Joel Mowbray

For all the greenies who blame government interference or lack of taxpayer support for the relative dearth of green-friendly energy sources, limited government funds could never fuel the necessary technological innovation.  Private capital markets, however, have far more on hand to fund comprehensive?and expensive?research. 

There just needs to be an incentive to open the floodgates?and soaring oil prices might be the best one.

No one understands this better than the Saudis.  Thus while they obviously would like sky-high oil prices, the reality is that long-term considerations place the ceiling substantially lower.

So if the Saudis face market pressures that force them to keep oil prices in check, why does the U.S. State Department go to tragic-comic lengths to keep them happy?

For all the talk about President Bush?s ties to the House of Saud, it is the State Department that grants the everyday favor that collectively constitute a record of humiliating obsequiousness.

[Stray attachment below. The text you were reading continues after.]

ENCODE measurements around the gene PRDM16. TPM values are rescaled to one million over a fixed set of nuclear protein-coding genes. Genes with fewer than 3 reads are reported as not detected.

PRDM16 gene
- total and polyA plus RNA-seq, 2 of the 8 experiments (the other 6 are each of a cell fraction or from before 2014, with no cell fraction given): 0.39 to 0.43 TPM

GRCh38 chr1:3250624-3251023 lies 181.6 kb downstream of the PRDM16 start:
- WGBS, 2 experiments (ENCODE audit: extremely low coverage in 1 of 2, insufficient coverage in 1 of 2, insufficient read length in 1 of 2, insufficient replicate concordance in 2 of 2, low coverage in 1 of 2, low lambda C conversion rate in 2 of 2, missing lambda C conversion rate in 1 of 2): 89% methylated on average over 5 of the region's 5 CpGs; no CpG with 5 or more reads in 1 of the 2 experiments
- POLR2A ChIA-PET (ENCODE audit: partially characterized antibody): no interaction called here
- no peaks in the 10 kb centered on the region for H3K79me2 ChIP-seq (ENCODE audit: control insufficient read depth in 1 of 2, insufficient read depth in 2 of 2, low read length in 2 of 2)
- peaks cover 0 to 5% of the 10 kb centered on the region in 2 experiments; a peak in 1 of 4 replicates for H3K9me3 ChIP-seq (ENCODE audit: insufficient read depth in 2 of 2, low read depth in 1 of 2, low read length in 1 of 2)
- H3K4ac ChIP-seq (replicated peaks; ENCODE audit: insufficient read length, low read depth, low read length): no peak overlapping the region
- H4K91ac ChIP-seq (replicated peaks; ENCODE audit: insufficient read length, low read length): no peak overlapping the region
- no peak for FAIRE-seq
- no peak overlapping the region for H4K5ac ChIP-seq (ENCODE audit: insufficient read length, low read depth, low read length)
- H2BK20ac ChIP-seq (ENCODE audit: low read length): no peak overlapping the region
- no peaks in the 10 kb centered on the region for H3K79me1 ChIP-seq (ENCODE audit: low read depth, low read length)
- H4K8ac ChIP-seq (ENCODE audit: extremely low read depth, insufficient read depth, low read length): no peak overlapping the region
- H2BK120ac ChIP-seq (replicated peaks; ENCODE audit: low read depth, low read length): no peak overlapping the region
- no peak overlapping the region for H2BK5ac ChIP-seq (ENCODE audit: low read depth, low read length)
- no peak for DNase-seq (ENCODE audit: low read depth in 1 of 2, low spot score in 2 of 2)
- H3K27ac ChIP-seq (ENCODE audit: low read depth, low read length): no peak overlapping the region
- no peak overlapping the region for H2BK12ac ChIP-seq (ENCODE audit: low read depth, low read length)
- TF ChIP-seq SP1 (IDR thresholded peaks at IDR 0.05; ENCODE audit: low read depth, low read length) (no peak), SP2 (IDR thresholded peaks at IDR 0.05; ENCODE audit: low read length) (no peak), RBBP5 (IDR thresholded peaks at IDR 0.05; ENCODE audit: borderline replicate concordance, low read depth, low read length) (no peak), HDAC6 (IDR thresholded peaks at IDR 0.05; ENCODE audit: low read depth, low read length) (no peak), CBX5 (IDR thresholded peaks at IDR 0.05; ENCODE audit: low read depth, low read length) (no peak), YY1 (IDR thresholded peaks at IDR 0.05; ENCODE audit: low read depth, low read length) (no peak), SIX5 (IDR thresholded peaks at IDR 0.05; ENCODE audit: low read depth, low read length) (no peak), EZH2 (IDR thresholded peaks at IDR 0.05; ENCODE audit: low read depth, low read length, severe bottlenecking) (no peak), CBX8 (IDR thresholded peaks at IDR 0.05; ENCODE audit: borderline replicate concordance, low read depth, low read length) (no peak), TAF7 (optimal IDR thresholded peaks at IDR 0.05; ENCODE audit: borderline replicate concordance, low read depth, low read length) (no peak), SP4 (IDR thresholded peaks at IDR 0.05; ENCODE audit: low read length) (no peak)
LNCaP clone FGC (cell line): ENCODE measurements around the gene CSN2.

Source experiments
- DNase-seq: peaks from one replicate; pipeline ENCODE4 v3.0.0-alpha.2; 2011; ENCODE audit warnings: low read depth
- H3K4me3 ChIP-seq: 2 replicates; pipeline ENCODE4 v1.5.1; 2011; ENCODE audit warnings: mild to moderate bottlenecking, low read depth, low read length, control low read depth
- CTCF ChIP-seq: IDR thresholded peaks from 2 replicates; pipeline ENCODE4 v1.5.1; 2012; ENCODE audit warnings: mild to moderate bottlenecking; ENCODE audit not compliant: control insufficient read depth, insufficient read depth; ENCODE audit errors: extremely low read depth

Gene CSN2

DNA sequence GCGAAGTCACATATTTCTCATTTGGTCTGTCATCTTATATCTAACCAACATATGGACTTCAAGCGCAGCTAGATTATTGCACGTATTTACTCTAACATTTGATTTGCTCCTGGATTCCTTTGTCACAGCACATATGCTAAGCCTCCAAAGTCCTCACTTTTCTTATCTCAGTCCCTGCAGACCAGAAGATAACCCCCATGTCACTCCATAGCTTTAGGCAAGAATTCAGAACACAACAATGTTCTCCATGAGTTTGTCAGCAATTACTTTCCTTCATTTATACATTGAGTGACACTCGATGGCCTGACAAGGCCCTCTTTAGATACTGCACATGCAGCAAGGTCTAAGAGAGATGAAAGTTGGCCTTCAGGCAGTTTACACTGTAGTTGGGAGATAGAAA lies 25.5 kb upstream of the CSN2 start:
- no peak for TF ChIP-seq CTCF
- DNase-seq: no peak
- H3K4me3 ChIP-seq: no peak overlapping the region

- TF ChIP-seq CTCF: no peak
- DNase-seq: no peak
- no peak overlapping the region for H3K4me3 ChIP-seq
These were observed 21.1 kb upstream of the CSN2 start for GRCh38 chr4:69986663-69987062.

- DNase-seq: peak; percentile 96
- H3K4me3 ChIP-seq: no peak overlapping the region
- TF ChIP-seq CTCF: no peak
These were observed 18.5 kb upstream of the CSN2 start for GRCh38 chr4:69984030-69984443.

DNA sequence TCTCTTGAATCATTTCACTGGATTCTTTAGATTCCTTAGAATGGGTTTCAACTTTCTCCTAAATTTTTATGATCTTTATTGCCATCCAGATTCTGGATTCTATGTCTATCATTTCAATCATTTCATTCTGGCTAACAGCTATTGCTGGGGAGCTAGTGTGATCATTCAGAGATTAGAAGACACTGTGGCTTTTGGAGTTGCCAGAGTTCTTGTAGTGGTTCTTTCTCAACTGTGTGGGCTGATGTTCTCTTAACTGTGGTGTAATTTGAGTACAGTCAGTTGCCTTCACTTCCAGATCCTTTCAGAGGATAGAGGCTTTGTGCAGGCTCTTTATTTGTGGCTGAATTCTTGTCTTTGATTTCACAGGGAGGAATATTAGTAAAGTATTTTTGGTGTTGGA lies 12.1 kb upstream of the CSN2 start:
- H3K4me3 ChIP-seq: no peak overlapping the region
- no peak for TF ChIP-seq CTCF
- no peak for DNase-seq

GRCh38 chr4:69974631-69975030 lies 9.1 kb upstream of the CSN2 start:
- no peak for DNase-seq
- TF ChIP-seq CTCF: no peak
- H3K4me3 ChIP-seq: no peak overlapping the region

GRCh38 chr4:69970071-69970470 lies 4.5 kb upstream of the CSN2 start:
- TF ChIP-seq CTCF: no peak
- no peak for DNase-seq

State ignores the rash of Saudi fathers who have kidnapped American children from American mothers, holding them hostage in the desert prison. 

Even when an American mother is with her two children on U.S. soil at the U.S. Embassy in Riyadh?as 24-year-old Sarah Saga was last year?State fights Americans? interests and sides with the Saudis.

Religious freedoms of Christians and Shi?ite Muslims?the majority population of the oil-rich Eastern Province?are routinely and often brutally suppressed, yet State sees no evil.

Some of State?s pandering, though, has far graver consequences.

In late 2001, after State discovered that 15 of the 19 9/11 hijackers were Saudis?and that all of them had submitted applications that never should have been approved under the law?it sent out a press release saying that the U.S. had ?not changed its procedures or policies in determining visa eligibility as a result of the terrorist attacks of Sept. 11, 2001.?

Sadly, State was telling the truth.  And to this day, that pledge still largely holds true.

Which means that the current trading situation boils down to the following: they export oil, and we import terrorists.  What a deal.

Joel Mowbray

Joel Mowbray, who got his start with, is an award-winning investigative journalist, nationally-syndicated columnist and author of Dangerous Diplomacy: How the State Department Threatens America's Security.

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